I don't know exactly what kind of ring you want, but I have discovered a few different kinds myself. I used to do a lot of throat singing and with different kinds you have to make them resonate properly to get loud overtones. It's seems like most of the effort towards this comes from either the back of the roof of the mouth, or in some cases, muscles in the throat.

If you are able to put the air just properly in the back of the roof of the mouth, you can get some kind of overtone that sounds an octave higher than the note. I've developed this a bit and can do it with certain vowels. Just practice that.

Link to comment
Share on other sites

Oh well Bob. I respect yours too. But maximizing resonance is prety much one of final goals of technical trainning, doing it alone is prety much reiventing technique from scratch and blindfolded. So yeah, I think its a bit farfetched.

Why not follow a structured program, step by step, that forcebly will lead to the goal? Or at least close to it, if possible, with a teacher helping?

I would never attempt to mess around with focus on my voice alone, not now, not a decade from now, no one can judge this kind of fine tunning on their own with the precision required.

Haha I am into game development as a hobby. This thread reminds me of an usuall thread type that appears around cpp forums. "How do I put together a team to make a MMORPG like World of Warcraft and make profit?

Guess what are the answers? It has to do with college... :)

I respect your opinion too Bob, but really, do you visualize this happening?

Link to comment
Share on other sites

Felipe you know as well as anyone there are plenty of pro singers who never had one lesson.. and one of my favs cause i know him is joe retta

and again

http://www.youtube.com/watch?v=4e1r_gcKzLM

and again

and again

no need for a teacher coach or book

im not saying some dont need one but how bad do you want it:) if you want it you can achieve it.. be humble and try hard, don't give excuses and move forward

Link to comment
Share on other sites

Even if you are training alone you will have other people telling you weather you are making progress or not.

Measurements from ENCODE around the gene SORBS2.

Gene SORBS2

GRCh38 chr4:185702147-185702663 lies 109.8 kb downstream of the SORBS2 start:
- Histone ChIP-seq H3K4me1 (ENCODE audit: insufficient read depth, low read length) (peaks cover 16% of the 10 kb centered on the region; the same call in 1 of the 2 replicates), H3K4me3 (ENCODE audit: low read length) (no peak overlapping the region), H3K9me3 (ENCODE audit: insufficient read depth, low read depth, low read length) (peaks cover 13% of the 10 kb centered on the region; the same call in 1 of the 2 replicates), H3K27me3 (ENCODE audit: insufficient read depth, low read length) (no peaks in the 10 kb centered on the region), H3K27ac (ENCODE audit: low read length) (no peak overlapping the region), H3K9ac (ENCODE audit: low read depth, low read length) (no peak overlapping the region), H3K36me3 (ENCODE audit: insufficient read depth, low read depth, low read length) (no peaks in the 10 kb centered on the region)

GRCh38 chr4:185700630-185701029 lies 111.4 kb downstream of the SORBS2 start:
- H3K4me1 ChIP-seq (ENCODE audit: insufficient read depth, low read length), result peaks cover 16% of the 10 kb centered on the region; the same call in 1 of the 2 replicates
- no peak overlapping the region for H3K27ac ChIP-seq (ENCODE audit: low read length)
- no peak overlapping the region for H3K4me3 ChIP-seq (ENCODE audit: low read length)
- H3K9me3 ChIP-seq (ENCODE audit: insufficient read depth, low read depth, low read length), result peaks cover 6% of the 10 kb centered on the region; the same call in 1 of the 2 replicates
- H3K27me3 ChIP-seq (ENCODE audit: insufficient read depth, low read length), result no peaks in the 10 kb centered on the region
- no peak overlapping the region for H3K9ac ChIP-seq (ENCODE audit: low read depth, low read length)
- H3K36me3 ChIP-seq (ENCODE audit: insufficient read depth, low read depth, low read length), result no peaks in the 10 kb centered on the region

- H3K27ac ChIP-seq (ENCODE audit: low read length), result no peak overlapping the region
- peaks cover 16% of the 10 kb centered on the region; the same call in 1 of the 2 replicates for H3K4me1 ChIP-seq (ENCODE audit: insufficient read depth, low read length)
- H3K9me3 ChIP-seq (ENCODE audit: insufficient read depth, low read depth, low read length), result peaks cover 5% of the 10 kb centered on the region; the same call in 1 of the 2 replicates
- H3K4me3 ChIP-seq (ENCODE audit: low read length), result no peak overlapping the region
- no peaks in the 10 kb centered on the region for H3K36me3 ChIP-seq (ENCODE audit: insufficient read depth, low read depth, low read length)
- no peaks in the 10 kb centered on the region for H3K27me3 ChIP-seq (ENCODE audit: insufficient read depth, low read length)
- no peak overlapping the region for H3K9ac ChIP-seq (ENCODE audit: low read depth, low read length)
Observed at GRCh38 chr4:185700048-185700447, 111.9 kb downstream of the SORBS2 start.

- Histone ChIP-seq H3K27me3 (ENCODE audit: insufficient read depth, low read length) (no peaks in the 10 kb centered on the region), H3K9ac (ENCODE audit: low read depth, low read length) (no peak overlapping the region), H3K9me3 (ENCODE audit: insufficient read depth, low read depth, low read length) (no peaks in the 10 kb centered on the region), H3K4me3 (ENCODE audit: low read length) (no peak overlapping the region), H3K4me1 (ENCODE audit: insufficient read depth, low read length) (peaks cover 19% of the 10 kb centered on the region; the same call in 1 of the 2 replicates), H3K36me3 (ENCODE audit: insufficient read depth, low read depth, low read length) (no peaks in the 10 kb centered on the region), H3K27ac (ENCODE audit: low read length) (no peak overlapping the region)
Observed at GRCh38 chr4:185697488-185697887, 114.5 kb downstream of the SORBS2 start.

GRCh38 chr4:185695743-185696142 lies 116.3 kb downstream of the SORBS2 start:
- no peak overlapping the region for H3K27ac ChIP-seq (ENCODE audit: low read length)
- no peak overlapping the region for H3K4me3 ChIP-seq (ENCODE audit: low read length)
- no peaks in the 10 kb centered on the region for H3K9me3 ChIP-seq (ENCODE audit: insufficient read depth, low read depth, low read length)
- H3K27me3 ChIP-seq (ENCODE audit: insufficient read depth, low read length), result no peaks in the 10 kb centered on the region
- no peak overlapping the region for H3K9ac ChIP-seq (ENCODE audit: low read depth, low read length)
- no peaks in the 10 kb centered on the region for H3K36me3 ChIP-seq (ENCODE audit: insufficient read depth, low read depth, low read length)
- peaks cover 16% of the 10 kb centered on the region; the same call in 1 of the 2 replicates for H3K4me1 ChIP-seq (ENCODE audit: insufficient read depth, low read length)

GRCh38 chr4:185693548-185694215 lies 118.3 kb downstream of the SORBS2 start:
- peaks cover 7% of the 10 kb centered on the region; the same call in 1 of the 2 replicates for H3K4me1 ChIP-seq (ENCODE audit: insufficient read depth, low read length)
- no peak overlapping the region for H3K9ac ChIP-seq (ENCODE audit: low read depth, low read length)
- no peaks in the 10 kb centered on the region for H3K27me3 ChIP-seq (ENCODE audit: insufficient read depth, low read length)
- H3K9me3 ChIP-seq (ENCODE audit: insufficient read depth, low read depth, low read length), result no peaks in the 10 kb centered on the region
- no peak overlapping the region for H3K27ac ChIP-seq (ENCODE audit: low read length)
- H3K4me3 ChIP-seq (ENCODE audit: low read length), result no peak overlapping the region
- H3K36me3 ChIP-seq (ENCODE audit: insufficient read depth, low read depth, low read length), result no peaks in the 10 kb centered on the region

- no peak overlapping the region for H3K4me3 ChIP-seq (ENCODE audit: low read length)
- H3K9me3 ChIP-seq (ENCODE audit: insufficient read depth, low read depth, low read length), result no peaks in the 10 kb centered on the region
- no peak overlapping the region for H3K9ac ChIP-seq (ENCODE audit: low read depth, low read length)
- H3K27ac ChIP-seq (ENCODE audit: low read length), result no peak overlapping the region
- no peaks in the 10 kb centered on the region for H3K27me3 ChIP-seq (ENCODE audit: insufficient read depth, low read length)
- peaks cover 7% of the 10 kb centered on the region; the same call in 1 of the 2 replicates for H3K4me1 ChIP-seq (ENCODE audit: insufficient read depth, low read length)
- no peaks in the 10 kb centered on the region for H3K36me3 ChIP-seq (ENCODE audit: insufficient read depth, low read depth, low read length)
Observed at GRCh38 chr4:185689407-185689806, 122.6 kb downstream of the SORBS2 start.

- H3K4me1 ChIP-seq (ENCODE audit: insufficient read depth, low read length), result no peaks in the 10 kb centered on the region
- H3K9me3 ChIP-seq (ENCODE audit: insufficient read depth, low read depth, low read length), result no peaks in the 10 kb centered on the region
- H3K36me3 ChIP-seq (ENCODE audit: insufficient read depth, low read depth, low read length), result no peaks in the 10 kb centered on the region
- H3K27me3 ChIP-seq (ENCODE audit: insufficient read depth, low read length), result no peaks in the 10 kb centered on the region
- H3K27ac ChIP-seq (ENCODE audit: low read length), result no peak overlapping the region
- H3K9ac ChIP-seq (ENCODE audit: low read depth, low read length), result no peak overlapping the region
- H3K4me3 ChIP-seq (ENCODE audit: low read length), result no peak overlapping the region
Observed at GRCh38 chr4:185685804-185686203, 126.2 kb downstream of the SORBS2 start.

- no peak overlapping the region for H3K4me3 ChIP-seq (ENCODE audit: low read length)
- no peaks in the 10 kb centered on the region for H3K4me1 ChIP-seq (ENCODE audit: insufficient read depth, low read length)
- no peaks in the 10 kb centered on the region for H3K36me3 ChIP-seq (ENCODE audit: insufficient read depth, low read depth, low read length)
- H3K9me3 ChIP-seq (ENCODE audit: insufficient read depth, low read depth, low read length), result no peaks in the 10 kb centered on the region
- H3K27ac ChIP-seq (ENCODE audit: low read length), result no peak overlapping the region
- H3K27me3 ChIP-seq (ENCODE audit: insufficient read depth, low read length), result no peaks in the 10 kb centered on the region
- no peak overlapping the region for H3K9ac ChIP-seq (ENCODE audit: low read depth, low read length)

And if you are in a band the other members will let you know when you are not holding up your end.

Haven't you asked someone who you feel sings better than you for some tips?

Even Catheryn Sadolin desided that what she was being taught wasn't what she was looking for so she locked herself in a room and started expierementing until she started figuring things out.

As far as maximizing ring expierement and find out what your voice can do.

Of course I am not a teacher and I am still expierementing so take my words with a grain of salt.

Link to comment
Share on other sites

Mdew we are always looking to improve. Dont let anyone tell you that you are good or you are bad.. you need to be honest with yourself.... and say am i practicing enough am i really trying, do i sound good on that am i jumping ahead of myself.. and when you do sound good do YOU recognize it..

Link to comment
Share on other sites

That was a general statement about those of us who are learning or have learned on our own without a teacher or structured training program.

I do recognize when I am singing above or below my current level. And that is the point that I am trying to make.

If we are truely wishing to improve it is because we hear in others how we feel we should sound or could if we are applying ourselves correctly. We can hear it and feel it for ourselves if we are off in some way. It may be harder or more time consuming but we can do it on our own. That does not mean that we do not ask for advice or tips from other singers.

I am sure Pavarotti has asked Carouso how he warms up and what his favorite exercise is and vise versa.

I am also sure that for some of those singers who did teach themselves sang along with their favorite bands

and said to themselves "Hey! That sounded pretty cool. I'm gonna try another one" For Myself, I sang along with my favorite songs and said "Well That sucked! what am I doing wrong" I can tell when something sounds right and when something sounds wrong. But I cannot pinpoint what is right about it or wrong about it.